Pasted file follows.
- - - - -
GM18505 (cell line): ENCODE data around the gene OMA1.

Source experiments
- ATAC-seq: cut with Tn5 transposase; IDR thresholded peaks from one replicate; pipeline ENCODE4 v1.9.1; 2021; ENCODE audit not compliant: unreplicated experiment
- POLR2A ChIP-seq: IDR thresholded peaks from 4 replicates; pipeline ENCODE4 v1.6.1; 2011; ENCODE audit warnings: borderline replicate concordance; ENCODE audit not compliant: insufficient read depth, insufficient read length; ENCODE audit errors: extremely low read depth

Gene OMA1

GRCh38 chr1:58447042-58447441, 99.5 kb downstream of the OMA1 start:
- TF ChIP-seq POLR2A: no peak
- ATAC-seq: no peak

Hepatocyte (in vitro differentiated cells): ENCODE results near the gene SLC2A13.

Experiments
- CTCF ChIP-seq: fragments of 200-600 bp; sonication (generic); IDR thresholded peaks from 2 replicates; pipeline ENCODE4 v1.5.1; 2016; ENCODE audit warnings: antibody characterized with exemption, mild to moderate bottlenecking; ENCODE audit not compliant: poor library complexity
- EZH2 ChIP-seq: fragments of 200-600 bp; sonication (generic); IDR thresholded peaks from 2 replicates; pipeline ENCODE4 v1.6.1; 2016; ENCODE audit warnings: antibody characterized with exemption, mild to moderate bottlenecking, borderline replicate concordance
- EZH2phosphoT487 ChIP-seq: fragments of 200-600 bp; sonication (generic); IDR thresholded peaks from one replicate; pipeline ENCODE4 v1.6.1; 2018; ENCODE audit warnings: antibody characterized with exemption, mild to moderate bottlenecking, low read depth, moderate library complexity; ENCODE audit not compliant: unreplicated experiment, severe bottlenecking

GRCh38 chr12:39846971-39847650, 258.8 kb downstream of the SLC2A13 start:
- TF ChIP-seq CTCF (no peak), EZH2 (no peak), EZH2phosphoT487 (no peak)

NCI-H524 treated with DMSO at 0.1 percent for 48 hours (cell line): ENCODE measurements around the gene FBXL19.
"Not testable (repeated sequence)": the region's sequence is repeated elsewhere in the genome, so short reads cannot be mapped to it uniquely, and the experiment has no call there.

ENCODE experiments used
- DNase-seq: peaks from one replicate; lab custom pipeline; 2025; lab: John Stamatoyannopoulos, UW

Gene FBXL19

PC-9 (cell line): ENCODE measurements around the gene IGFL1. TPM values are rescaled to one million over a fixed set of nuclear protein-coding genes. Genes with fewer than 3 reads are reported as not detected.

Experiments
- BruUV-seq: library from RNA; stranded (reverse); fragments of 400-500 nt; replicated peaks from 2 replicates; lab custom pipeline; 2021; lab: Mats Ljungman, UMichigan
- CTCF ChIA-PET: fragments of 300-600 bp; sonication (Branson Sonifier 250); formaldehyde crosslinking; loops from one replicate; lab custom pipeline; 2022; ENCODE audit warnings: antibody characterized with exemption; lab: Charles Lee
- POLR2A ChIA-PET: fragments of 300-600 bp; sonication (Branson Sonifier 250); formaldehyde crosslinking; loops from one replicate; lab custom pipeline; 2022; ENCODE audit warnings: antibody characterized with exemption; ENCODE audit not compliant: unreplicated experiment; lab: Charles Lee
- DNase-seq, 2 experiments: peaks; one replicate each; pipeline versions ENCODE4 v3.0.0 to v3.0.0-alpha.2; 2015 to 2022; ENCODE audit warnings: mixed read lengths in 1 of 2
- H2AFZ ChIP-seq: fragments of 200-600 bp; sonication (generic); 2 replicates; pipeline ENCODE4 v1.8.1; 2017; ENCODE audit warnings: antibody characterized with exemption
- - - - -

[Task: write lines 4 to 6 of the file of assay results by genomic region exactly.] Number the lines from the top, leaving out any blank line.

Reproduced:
- POLR2A ChIP-seq: IDR thresholded peaks from 4 replicates; pipeline ENCODE4 v1.6.1; 2011; ENCODE audit warnings: borderline replicate concordance; ENCODE audit not compliant: insufficient read depth, insufficient read length; ENCODE audit errors: extremely low read depth

Gene OMA1

GRCh38 chr1:58447042-58447441, 99.5 kb downstream of the OMA1 start: